Analyze the climate change data

This exercise is a part of Educator Guide: 2016 Shattered Earth’s Heat Record / View Guide

Class time: 40-120 minutes (or longer depending on your approach)

Purpose: Because there is so much scientific research seeking to understand the past, present and future of climate change, students or groups of students can research some of those aspects in much more detail themselves. They can learn how to analyze and summarize key data and then report their findings as in-class presentations (or written papers, if class time is limited). If time permits, after groups are finished presenting, have students work on a culminating activity that encourages them to summarize the information that they have learned to form a powerful message. Creating a public service announcement, for example, could be an alternative assessment for the project. The University of Kansas Community Tool Box shares information about preparing public service announcements.

Notes to the teacher:

You can adapt this activity based on the number and the level of the students, as well as the amount of available class time. Use the initial list of resources for your students given below and the student guides for specific questions and resources relating to each group’s topic. Also, consider discussing best slide-making and presentation practices with your students before they begin.

Presentation and slide tips:

Dartmouth’s Biomedical Library gives PowerPoint: Guides, Tips and Help

Rubric resources:

Ohio University’s Rubric for PowerPoint and Oral Presentation

University of Wisconsin-Madison suggests Sample Scoring Rubrics for Presentations

Make your own rubric with iRubric from Rcampus


  1. Assign different groups of students to research and report their findings on different aspects of
    climate change. Possible group topics include:

                        Group 1: Causes of climate change

                        Group 2: Current state of the climate

                        Group 3: Potential future climate change scenarios

                        Group 4: Potential methods of limiting or reversing climate change

                        Group 5: Climate change policies and winning over skeptics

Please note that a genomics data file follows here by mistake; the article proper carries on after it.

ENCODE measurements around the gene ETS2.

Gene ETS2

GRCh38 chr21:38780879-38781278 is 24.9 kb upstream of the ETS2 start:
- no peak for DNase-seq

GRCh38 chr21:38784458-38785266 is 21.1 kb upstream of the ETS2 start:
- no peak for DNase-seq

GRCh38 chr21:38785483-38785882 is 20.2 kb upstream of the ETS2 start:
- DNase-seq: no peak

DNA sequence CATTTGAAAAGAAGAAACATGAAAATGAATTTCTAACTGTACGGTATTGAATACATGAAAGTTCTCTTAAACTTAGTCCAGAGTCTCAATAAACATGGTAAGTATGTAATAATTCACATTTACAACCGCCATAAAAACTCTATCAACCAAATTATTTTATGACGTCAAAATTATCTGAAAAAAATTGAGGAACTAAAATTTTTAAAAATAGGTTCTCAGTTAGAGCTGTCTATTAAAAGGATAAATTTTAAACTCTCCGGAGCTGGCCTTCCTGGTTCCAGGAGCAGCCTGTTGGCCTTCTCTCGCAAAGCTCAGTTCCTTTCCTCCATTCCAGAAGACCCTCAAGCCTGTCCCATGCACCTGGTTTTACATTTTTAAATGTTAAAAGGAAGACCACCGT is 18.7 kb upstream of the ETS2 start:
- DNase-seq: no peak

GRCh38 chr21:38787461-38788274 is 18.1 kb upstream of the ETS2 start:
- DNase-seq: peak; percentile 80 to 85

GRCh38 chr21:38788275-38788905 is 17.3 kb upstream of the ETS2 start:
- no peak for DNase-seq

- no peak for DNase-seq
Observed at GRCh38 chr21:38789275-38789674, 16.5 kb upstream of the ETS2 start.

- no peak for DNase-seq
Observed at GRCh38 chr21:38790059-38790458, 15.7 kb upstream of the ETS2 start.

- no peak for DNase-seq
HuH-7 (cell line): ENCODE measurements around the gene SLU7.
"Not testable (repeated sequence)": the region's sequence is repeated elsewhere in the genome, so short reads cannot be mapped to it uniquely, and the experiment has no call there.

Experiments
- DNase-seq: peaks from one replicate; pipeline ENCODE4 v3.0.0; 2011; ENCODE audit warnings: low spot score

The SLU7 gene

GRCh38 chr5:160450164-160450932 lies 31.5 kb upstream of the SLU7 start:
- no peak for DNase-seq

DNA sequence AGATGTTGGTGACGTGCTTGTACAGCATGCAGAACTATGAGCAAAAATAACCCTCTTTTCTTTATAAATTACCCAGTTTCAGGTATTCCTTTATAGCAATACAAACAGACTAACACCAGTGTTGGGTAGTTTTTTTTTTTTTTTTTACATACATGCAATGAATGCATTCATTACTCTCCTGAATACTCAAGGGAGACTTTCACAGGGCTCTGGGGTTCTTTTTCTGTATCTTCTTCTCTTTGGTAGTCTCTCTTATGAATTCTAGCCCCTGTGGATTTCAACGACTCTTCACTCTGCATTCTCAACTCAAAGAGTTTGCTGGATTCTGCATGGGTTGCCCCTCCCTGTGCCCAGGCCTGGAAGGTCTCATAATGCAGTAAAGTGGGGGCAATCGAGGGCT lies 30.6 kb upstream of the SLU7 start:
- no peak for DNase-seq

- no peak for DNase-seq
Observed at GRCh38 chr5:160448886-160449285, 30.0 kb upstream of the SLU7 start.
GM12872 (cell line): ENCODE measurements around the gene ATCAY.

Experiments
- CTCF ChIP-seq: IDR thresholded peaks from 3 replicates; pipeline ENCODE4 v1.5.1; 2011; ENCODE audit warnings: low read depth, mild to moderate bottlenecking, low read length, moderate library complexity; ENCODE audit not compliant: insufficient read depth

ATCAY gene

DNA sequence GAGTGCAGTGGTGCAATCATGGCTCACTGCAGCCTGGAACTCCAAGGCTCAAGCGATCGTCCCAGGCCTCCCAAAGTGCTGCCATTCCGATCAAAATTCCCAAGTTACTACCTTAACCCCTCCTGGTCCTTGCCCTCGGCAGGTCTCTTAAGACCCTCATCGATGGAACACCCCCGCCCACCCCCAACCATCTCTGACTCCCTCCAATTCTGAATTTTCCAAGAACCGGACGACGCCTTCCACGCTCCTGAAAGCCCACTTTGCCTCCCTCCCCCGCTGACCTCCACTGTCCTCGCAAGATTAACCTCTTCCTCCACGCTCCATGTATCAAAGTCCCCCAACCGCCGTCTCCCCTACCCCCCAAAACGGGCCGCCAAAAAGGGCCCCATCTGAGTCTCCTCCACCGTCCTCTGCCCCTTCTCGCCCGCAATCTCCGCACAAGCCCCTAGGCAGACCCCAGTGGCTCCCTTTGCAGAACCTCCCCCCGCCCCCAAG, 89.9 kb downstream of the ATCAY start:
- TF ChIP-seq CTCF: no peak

1. Discuss effective slide-making and presentation techniques.

  2. Provide student groups with recommended resources, and allow them to conduct research during class or as homework.

  3. Have the student groups prepare and present slides (about 10–15 slides per group is recommended) summarizing their findings for the class.

Other Student Resources:

National Oceanic and Atmospheric Administration gives a Global Analysis by year:

National Center for Science Education presents educational resources about climate change:

NASA Goddard Institute for Space Studies provides global surface temperature graphs and maps:

Environmental Protection Agency presents educational resources about climate change:

Intergovernmental Panel on Climate Change offers numerous online reports:

RealClimate presents educational resources about climate change:

Woods Hole Research Center offers a Global Carbon Cycle Primer:

Woods Hole Research Center offers Understanding Climate Change: A Primer:

NOAA Geophysical Fluid Dynamics Laboratory presents climate change data:

NOAA Geophysical Fluid Dynamics Laboratory presents data on specific climate impacts:

NASA Earth Observatory gives a variety of global maps:

American Association for the Advancement of Science describes the consensus of 31 scientific societies about climate change:

Union of Concerned Scientists presents the scientific consensus on global warming:

 Grist proposes responses to the most common skeptical arguments on global warming: